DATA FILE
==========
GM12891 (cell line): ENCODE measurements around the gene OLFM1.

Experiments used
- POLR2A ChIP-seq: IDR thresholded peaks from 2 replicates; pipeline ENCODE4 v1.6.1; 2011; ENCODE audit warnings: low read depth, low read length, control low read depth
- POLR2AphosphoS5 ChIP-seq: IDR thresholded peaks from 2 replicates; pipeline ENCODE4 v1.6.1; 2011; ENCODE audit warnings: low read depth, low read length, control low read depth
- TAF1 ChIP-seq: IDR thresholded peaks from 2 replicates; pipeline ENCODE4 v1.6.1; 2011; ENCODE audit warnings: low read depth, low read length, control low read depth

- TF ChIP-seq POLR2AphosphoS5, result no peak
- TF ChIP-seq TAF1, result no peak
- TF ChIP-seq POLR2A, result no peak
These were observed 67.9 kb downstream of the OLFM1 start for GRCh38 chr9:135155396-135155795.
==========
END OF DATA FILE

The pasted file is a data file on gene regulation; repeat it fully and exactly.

GM12891 (cell line): ENCODE measurements around the gene OLFM1.

Experiments used
- POLR2A ChIP-seq: IDR thresholded peaks from 2 replicates; pipeline ENCODE4 v1.6.1; 2011; ENCODE audit warnings: low read depth, low read length, control low read depth
- POLR2AphosphoS5 ChIP-seq: IDR thresholded peaks from 2 replicates; pipeline ENCODE4 v1.6.1; 2011; ENCODE audit warnings: low read depth, low read length, control low read depth
- TAF1 ChIP-seq: IDR thresholded peaks from 2 replicates; pipeline ENCODE4 v1.6.1; 2011; ENCODE audit warnings: low read depth, low read length, control low read depth

- TF ChIP-seq POLR2AphosphoS5, result no peak
- TF ChIP-seq TAF1, result no peak
- TF ChIP-seq POLR2A, result no peak
These were observed 67.9 kb downstream of the OLFM1 start for GRCh38 chr9:135155396-135155795.